San Francisco has seen a downfall in its level of infections since the beginning of the pandemic. After a tide of CoVID cases over the summer, the city has finally breathed a sigh of relief. Their levels of cases have decreased and it all seems quite bright down in San Francisco at the moment. Restaurants, movie theaters, and museums have also opened at a capacity of 25 percent. The schools, in particular the public schools, however, are still closed.
The private and parochial schools have begun their classes. However, the school district is yet to set a timeline to resume in-person instruction. It is not likely to begin this calendar year.
Many urban districts have already opened or have set dates for the partial reopening of schools. These include New York, Miami, Washington DC, and Philadelphia. San Francisco’s decision to stay closed during this fall has faced resentment from many bodies. These include parents, local health experts, and the mayor, London Breed, who has no control over the school system.
This has also started sharp talks in this politically progressive city. There are debates on how to educate low-income and minority students in a safe environment during the pandemic. There are also questions on who represents the Asian, Latino, and Black families, who comprise the majority of the district.
Frustrations over school reopenings have reached peak
Frustrations in San Francisco reached a peak over the last month when District Administrators told the principals of roughly one-third of the district’s 125 public schools that the communities need to start brainstorming new school names. This is due to the reason that the current names had a historical association with slavery, genocide, colonization, or other injustices. The list consisted of schools named after Abraham Lincoln, Goerge Washington, and the state’s senior US senator, Dianne Feinstein.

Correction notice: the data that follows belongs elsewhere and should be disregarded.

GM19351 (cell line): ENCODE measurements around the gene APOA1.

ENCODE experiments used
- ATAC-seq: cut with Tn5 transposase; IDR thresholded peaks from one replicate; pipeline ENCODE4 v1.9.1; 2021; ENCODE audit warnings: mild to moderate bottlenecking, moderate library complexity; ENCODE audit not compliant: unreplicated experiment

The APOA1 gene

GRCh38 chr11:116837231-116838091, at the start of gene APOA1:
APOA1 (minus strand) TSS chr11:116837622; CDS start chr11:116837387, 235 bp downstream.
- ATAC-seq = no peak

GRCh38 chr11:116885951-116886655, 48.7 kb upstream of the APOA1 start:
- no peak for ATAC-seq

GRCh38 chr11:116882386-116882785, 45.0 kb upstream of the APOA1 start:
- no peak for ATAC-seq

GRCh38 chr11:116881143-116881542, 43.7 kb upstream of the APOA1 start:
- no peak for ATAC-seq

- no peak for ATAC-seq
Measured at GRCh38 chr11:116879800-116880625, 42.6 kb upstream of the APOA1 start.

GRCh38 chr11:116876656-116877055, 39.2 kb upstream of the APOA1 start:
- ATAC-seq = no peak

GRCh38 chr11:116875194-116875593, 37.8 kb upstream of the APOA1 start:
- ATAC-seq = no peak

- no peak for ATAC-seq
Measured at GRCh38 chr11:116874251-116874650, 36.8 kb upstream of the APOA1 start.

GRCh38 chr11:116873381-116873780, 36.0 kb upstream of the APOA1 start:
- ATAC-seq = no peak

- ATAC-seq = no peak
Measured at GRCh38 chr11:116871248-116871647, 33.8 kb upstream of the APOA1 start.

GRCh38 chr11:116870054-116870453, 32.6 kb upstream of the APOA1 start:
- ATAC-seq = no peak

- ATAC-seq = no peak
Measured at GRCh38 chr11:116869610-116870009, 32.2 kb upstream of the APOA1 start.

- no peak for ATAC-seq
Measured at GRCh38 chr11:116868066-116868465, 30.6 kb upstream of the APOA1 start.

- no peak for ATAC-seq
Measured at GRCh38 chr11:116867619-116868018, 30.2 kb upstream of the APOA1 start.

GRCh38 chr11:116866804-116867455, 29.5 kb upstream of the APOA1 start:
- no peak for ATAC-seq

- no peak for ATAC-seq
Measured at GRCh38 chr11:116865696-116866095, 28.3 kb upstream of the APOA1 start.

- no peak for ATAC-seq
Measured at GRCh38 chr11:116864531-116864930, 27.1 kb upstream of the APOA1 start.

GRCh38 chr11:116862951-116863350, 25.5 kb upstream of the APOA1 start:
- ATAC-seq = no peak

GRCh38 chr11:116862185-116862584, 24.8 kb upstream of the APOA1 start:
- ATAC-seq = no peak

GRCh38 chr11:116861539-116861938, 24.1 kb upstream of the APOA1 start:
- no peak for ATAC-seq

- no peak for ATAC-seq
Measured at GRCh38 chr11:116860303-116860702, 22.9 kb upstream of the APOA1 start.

Mayor Breed stated that it was offensive for the district to be putting their focus on renaming schools rather than putting forward an appropriate plan to reopen them. 52,000 students of the district have been taking all their classes remotely since school has resumed.
She also added that from her perspective, the school system isn’t being clear about one of the most important things to kids and parents of the city. Furthermore, she added that while the district was making talks about seeking equity by renaming schools, the achievement gap was growing and the kids living in poverty are falling behind.
“Lets not make this about race”:San Francisco Mayor Breed
Mark Sanchez, the president of the Board of Education in response, said that the school renaming process has nothing to do with the reopening preparations. He also added that the district has said that they are far from ready to resume classroom instructions.
Sanchez, a fourth-grade teacher in a nearby district has suggested that the district’s poor Black and Latino parents aren’t eager to send their children back to school. He claimed that only a few well-off families are eager to send their kids back to school.
Moreover, he said, “I would imagine that families are choosing not to go because they’re afraid. These are families that are service industry workers, which come from communities that have a higher rate of infection, who don’t want to put their kids in harm’s way.”
Ms. Breed, however, rejected the idea that the issue of school reopening has divided the families by race. She has said that people from the minority communities are finding it hard to manage their kids’ distance learning. This is due to certain factors such as language barriers etc. “Let’s not make this about race when we talk about children, because all kids matter,” she said.
In a school district survey in early July, nearly 60 percent of families said that they would send their kids back to school, either fully in-person or for a hybrid schedule. Although, white families have responded to the survey at a disproportionately high rate.